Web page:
I decided that I would have to build my own website. Don’t get me wrong, if I’d been able to find a site designed to capture leads, I would have signed up immediately. The problem is I couldn’t find one, so I had to become a geek! I bought Microsoft Publisher and some books on website design and started learning. It wasn’t fun, but then, I was desperate. I designed and redesigned my website. I learned that there was a science to capturing leads online.
sci·ence [sahy-uhns] â€“ noun A branch of knowledge or study dealing with a body of facts or truths systematically arranged and showing the operation of general laws: the science of online marketing.
And that’s what I focused on — the science of online marketing. I learned that if I was going to do any business online, I would not be able to use any traditional website. Why? Because Internet traffic is too expensive. Whether you choose to use pay-per-visitor (pay-per-click) advertising, or whether you opt for search engine optimization (SEO), any way you slice it, website traffic costs money. Lots of money.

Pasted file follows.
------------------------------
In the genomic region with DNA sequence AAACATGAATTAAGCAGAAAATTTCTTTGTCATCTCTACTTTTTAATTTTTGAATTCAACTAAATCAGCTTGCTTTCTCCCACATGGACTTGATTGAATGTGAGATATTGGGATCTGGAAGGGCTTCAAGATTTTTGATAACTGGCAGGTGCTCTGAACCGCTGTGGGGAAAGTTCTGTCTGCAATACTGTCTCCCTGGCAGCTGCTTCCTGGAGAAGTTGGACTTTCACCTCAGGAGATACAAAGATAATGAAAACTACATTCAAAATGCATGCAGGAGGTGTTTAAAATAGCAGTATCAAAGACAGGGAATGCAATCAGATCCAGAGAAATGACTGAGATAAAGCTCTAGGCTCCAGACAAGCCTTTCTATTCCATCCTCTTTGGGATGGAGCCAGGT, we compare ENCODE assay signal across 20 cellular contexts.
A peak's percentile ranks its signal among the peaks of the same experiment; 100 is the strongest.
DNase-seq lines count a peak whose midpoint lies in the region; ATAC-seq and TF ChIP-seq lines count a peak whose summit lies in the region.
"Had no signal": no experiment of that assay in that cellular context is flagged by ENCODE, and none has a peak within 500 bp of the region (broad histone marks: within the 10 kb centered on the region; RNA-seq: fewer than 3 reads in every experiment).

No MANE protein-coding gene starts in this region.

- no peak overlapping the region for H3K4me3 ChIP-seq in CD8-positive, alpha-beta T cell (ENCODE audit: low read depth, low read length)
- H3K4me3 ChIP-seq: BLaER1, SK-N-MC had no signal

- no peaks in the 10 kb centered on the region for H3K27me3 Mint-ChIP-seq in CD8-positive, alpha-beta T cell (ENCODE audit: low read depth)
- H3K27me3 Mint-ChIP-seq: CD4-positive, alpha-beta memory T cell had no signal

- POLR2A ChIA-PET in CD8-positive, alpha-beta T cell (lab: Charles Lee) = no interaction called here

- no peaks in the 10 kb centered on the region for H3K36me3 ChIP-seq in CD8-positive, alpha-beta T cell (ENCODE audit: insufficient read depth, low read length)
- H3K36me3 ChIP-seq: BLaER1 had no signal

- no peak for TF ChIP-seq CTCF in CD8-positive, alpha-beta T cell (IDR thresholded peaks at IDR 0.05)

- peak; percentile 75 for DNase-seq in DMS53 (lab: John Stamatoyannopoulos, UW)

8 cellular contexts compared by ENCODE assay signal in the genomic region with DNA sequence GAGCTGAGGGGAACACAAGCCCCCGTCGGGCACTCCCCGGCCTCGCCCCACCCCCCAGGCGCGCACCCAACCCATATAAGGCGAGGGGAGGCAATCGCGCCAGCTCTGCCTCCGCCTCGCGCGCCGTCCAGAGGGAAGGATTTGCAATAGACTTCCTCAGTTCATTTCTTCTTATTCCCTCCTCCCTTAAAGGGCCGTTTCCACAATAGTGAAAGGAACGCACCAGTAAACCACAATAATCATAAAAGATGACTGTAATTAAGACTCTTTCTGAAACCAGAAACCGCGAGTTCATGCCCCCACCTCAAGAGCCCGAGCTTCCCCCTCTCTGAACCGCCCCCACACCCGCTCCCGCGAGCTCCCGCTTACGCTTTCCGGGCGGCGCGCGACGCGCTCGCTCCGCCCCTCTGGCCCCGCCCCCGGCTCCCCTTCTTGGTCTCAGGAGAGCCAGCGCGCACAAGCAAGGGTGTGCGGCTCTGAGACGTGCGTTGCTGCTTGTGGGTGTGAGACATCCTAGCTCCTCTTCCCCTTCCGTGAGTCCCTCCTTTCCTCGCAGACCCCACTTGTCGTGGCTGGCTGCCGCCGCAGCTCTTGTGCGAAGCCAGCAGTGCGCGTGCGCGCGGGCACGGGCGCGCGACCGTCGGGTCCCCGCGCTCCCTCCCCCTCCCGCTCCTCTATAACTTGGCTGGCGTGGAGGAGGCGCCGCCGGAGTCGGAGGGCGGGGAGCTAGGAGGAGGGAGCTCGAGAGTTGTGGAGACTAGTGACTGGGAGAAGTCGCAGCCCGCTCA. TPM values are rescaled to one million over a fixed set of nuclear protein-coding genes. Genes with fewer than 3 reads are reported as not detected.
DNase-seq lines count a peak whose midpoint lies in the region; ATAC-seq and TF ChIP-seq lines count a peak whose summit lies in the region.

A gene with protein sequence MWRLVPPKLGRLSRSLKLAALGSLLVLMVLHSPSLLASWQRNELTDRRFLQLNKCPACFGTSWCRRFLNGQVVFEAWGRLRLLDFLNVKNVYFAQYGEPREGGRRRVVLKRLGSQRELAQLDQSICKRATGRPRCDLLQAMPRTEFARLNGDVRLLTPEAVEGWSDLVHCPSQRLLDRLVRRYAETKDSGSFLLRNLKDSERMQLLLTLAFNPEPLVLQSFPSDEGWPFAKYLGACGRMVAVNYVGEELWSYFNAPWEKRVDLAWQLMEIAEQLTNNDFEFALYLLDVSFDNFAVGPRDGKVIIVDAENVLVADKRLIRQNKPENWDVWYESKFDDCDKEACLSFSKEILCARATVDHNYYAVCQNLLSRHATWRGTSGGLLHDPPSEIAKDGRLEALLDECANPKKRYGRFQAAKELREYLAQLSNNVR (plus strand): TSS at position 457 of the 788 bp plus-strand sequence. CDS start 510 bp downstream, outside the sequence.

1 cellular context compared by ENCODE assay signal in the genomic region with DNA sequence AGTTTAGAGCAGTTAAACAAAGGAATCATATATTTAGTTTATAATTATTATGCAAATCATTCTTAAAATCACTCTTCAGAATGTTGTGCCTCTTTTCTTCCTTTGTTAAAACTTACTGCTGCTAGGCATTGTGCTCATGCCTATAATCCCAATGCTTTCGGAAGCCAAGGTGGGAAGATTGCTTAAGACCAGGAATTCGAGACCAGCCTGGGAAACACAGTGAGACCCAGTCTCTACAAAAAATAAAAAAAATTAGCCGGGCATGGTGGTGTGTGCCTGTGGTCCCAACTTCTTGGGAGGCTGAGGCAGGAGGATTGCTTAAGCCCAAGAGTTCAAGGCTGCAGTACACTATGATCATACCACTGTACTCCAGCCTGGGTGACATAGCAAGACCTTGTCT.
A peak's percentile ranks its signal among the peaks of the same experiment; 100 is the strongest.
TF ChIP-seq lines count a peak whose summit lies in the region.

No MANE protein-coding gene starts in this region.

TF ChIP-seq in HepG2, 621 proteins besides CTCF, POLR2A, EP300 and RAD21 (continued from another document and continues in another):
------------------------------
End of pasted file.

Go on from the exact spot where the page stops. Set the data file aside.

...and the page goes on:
So why is that important? Here’s why: Suppose you have a typical “I love me” real estate website, that captures a very typical 1% of all website visitors. And suppose your traffic (however you choose to advertise) costs you $1 per visitor, which is a very low price, by the way. Let’s do the math. One hundred visitors costs $100 in advertising, and you capture 1% or in other words, one lead. That makes your cost per lead $100! If it takes you 24 leads to close a transaction (that’s the national average, by the way), then your advertising cost per transaction is $2,400!
Now suppose you want to keep your advertising budget at 20% of gross commission income (GCI), again a widely recommended budget, then you need to have an average gross commission of $12,000 just to keep your advertising in budget. That means that if you want to be “in budget” you need to sell houses over $400,000 ($12,000 / 3%) assuming a 3% transaction side. I think you’ll agree that most markets average much less than that, both in sales price and commission percentage.
Now supposed you were able to capture just 5% of your traffic instead of 1%. That would bring your cost per lead down to $20! Now your average gross commission only has to be $480 (24 leads times $20 per lead). Now, unless your market has an average sale price of under $16,000, the internet is now a good source of advertising ($480 average commission divided by 3% average side equals $16,000).